The last few weeks I’ve been working on slides for an upcoming talk I’m giving about Elm. One of the most painful parts has been has been formatting code in a way that’s both readable and aesthetically pleasing. If you’ve spent much time in Keynote or PowerPoint, you know there is no magic button for this. Determined to find an easier way, I polled other double agents and have aggregated their collective knowledge.
There is nothing more intimidating to me as a listener than a giant block of code thrown at me all at once. As a professional reader of code, my mind immediately starts parsing through the code and looking for patterns. At this point, I’ve totally forgotten that I am supposed to be listening to the speaker explain it, have fallen hopelessly behind, and will likely miss the speaker’s point.
The goal is to slowly introduce the listener at a pace they are comfortable with. The perfect code slide is very simple, uses color only for emphasis, and introduces code line by line. We are trying to minimize distractions, extraneous details, and possible areas of confusion. If we can do this effectively, our audience will understand the code we present clearly and our presentations will be more impactful.
When you’re editing or scanning a file for something in particular, having syntax highlighting is really helpful for giving your eyes visual ‘signposts’ to latch onto. Looking for a method called ‘send_email’? It will be green so you can skip everything that is red. Neat!
Code read in a presentation is different than in an editor. Since slides aren’t scrollable, color doesn’t help our eyes sift through large file listings. Likewise, since we’re reading for basic comprehension and not hunting for a particular identifier or keyword, seeing a variety of colors is likely to distract us from the speaker’s intended point. Additionally, using syntax highlighting robs the speaker of the ability to use color to guide the reader’s attention.
Okay so you have decided to skip the painstaking step of manually syntax highlighting your code examples - nice! We are so used to looking at code through the lens of our editors that it can be jarring to view it as black plain text. Let’s help the audience out by guiding their eyes to the section of the code we are discussing right now. I like to have a boring color (like black or dark gray) that represents code we have already discussed and a bright color that represents the code I’m currently talking about so the audience knows where to look.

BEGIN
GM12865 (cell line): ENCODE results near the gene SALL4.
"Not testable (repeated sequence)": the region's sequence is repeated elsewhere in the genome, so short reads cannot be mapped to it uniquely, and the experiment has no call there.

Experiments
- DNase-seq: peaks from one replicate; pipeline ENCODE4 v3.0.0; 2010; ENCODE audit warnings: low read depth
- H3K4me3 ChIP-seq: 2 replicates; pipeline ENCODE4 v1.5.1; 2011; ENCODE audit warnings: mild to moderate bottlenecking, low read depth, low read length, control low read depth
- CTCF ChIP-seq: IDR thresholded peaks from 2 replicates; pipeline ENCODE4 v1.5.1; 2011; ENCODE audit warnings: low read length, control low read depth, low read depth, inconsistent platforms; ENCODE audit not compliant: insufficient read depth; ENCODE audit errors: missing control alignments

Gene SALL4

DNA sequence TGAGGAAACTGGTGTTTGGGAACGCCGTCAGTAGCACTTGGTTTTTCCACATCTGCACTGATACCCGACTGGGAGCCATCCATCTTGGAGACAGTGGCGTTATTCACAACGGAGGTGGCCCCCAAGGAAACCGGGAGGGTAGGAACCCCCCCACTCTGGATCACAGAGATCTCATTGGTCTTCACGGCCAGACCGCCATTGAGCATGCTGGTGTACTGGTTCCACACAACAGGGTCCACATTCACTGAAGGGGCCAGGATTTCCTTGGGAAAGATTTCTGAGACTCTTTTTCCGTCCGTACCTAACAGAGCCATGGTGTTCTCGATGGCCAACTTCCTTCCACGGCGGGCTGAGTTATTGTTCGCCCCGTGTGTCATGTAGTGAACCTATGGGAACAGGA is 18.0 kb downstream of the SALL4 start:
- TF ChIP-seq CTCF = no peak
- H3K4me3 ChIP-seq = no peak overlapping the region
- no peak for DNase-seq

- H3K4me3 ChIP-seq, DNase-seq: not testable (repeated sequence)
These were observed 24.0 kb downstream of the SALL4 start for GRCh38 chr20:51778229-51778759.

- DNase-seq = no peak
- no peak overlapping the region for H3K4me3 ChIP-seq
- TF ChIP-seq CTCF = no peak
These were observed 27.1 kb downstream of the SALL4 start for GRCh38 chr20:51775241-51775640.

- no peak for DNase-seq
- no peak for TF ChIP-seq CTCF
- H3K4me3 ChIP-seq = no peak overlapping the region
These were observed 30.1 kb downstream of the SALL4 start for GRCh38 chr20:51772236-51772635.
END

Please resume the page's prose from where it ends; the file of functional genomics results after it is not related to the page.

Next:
I really like Source Code Pro because of all the different weights and styles it offers but any monospaced sans-serif font designed for code is fine. The idea here is to put emphasis on the things that matter and let most of the text fade into the background.
Typos in your code are distracting and confusing to your audience. They are the easiest way to lose folks who spot syntax errors for a living. Adding a few simple tests to validate that your code compiles and runs correctly should only take a few minutes and it will go a long way catching avoidable errors. From a selfish perspective, it’s also significantly easier to get your code right when it’s in your editor of choice. You’ll save a lot of time by catching errors there and not having to redo the same slide 5 times.
In Keynote, this means adding a master slide to your deck that you can use for all your code slides. This master slide should be flexible enough to house code of various sizes and styles so you’ll want to use the “shrink to fit” setting for your text.
No headers, no prose, nothing. Code slides are already pushing the limit for the ideal information density humans can look at while listening to you talk. If you need to add pictures or notes, sandwich them between 2 identical code slides so you can explain the code, show the picture, then go back to the code instead of asking the listener to decipher both at once. For code to be comprehensible, it needs to be as big as possible without any distraction.